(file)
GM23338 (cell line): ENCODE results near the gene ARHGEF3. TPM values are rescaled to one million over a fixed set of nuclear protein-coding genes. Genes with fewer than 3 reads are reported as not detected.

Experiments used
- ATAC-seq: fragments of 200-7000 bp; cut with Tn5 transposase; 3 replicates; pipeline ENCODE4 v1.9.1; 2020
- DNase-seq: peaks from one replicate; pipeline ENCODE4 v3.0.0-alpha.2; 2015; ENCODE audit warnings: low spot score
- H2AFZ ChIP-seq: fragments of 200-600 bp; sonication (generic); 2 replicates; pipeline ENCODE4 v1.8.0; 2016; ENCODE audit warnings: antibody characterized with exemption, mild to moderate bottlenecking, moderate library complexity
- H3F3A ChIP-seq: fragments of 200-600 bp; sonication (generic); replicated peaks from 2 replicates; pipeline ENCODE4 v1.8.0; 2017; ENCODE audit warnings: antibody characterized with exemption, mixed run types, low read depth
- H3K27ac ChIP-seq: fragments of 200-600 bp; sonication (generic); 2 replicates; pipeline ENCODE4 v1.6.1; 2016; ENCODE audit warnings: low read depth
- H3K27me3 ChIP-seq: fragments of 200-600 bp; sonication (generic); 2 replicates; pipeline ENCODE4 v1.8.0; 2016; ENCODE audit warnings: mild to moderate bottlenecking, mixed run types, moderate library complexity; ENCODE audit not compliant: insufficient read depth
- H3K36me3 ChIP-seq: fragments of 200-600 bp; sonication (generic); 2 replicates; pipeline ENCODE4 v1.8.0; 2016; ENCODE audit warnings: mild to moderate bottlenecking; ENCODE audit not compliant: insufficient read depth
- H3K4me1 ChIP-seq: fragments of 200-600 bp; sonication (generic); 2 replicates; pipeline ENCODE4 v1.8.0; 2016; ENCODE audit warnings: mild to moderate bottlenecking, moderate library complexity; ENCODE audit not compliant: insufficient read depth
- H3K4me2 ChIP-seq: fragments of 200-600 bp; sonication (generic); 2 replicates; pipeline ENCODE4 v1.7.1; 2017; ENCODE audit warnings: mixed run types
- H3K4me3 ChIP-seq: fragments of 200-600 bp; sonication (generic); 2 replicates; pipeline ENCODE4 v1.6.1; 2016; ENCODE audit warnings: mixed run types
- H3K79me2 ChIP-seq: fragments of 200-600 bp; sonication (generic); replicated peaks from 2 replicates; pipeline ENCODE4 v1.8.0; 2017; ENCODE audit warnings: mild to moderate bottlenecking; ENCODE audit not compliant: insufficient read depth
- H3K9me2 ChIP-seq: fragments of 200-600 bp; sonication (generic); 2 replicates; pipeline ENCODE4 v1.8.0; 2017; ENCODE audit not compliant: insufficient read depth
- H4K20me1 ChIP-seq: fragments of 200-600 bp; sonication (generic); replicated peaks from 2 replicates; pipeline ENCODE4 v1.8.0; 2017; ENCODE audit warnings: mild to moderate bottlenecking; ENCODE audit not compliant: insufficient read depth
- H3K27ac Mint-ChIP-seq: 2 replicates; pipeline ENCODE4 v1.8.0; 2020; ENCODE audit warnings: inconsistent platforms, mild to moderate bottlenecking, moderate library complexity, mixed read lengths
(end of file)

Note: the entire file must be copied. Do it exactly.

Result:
GM23338 (cell line): ENCODE results near the gene ARHGEF3. TPM values are rescaled to one million over a fixed set of nuclear protein-coding genes. Genes with fewer than 3 reads are reported as not detected.

Experiments used
- ATAC-seq: fragments of 200-7000 bp; cut with Tn5 transposase; 3 replicates; pipeline ENCODE4 v1.9.1; 2020
- DNase-seq: peaks from one replicate; pipeline ENCODE4 v3.0.0-alpha.2; 2015; ENCODE audit warnings: low spot score
- H2AFZ ChIP-seq: fragments of 200-600 bp; sonication (generic); 2 replicates; pipeline ENCODE4 v1.8.0; 2016; ENCODE audit warnings: antibody characterized with exemption, mild to moderate bottlenecking, moderate library complexity
- H3F3A ChIP-seq: fragments of 200-600 bp; sonication (generic); replicated peaks from 2 replicates; pipeline ENCODE4 v1.8.0; 2017; ENCODE audit warnings: antibody characterized with exemption, mixed run types, low read depth
- H3K27ac ChIP-seq: fragments of 200-600 bp; sonication (generic); 2 replicates; pipeline ENCODE4 v1.6.1; 2016; ENCODE audit warnings: low read depth
- H3K27me3 ChIP-seq: fragments of 200-600 bp; sonication (generic); 2 replicates; pipeline ENCODE4 v1.8.0; 2016; ENCODE audit warnings: mild to moderate bottlenecking, mixed run types, moderate library complexity; ENCODE audit not compliant: insufficient read depth
- H3K36me3 ChIP-seq: fragments of 200-600 bp; sonication (generic); 2 replicates; pipeline ENCODE4 v1.8.0; 2016; ENCODE audit warnings: mild to moderate bottlenecking; ENCODE audit not compliant: insufficient read depth
- H3K4me1 ChIP-seq: fragments of 200-600 bp; sonication (generic); 2 replicates; pipeline ENCODE4 v1.8.0; 2016; ENCODE audit warnings: mild to moderate bottlenecking, moderate library complexity; ENCODE audit not compliant: insufficient read depth
- H3K4me2 ChIP-seq: fragments of 200-600 bp; sonication (generic); 2 replicates; pipeline ENCODE4 v1.7.1; 2017; ENCODE audit warnings: mixed run types
- H3K4me3 ChIP-seq: fragments of 200-600 bp; sonication (generic); 2 replicates; pipeline ENCODE4 v1.6.1; 2016; ENCODE audit warnings: mixed run types
- H3K79me2 ChIP-seq: fragments of 200-600 bp; sonication (generic); replicated peaks from 2 replicates; pipeline ENCODE4 v1.8.0; 2017; ENCODE audit warnings: mild to moderate bottlenecking; ENCODE audit not compliant: insufficient read depth
- H3K9me2 ChIP-seq: fragments of 200-600 bp; sonication (generic); 2 replicates; pipeline ENCODE4 v1.8.0; 2017; ENCODE audit not compliant: insufficient read depth
- H4K20me1 ChIP-seq: fragments of 200-600 bp; sonication (generic); replicated peaks from 2 replicates; pipeline ENCODE4 v1.8.0; 2017; ENCODE audit warnings: mild to moderate bottlenecking; ENCODE audit not compliant: insufficient read depth
- H3K27ac Mint-ChIP-seq: 2 replicates; pipeline ENCODE4 v1.8.0; 2020; ENCODE audit warnings: inconsistent platforms, mild to moderate bottlenecking, moderate library complexity, mixed read lengths